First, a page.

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This week at Treehugger: Two guys tour Eastern Canada on their couch and even the mounted police think they have a "nice rig". See photos and read about the adventures of the Couchbike here. Writer Lloyd explains in an ode to the iPod Nano why he thinks it could be the "Green Product of the Year". It seems so three days ago now, but you can read about how Time Square's New Year Ball was illuminated by LEDs this year. Finally, there's the less sexy but oh-so-practical Eco Kettle that uses 1/3 less energy to boil that tea water (we're sure it would make a big difference in England).

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Wow! Now that is cool. "The Couchbike pokes fun at our sedentary culture but also exemplifies the broad scope of possibilities for human power." These two fellows toured the maritimes (in Eastern Canada) on their couch. The story starts with them being arrested by a RCMP officer: "Constable Demeau seemed at odds with himself over how to handle us. Though our couchbike may have posed an imminent threat to public safety, he had to admit that it was indeed 'a nice rig'. He said that it might be against his better judgment, but that he was going to let us go. 'Do whatever you guys think is best.' He said. We assured him that we'd keep an eye on traffic and pull off into the ditch when cars came by."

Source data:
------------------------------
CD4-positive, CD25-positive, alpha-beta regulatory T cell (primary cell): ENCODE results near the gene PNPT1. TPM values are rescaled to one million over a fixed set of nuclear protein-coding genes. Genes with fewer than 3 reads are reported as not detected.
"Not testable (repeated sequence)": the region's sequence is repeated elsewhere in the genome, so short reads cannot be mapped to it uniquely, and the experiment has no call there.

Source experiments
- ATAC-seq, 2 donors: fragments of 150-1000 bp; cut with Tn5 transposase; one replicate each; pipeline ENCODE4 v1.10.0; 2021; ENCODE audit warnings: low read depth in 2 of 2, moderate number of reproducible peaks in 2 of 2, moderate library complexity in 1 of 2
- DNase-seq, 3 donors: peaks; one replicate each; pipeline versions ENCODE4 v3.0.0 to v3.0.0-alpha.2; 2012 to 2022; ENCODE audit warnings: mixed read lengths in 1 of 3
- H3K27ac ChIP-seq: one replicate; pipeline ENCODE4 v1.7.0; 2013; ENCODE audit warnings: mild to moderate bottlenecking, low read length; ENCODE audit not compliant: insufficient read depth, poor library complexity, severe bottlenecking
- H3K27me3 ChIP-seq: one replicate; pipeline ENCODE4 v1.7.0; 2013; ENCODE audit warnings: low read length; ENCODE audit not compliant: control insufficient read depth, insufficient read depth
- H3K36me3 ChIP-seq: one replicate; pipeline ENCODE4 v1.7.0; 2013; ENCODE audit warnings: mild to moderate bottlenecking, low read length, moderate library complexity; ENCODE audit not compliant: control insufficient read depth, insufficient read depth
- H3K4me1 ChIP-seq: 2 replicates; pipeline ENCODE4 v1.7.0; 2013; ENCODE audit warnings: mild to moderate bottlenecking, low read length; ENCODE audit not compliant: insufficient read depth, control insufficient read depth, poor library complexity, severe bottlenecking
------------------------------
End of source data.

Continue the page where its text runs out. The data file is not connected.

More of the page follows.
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In short, Lloyd's thesis about the iPod nano: "The Nano demonstrates that brilliant design can let us all live as well or better than we do now in less space, using fewer resources and with a smaller footprint. The Nano is an inspiration." Even if this particular iPod model, or Apple in general doesn't quite have a bulletproof plan for insuring battery disposal and the longevity of its products, those are just technical problems that can be solved. It is the idea of using technology to do more with less epitomized in the Nano that is inspiring. It doesn't work in all cases, but with content that can digitized, it sure does.

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It is the last year to watch the dropping of the halogen-lit New Year's Ball in Times Square. This year, it is being replaced by a LED ball. "Beginning in December 2006, Philips will light the New Year's Ball with solid-state or LEDs. LEDs are part of the growing solid-state lighting category, which is set to revolutionize the lighting industry, offering dramatic reductions in both electricity consumption and costs." In the meantime, Philips is auctioning off the bulbs, with the proceeds going to the American Red Cross.

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The Eco Kettle was invented in the UK by Brian Hartley and designed and developed for the marketplace by Product Creation Ltd in association with Mass Electrical Co Ltd. It has a patented dual reservoir, one of which holds 1.5 litres of water, along with a measuring button which allows any quantity—from a single cupful to full capacity—to be released into a separate boiling chamber. It "could save consumers 30% of energy compared with their normal kettle". It all adds up...

Treehugger s EcoModo column appears every Tuesday on Gizmodo.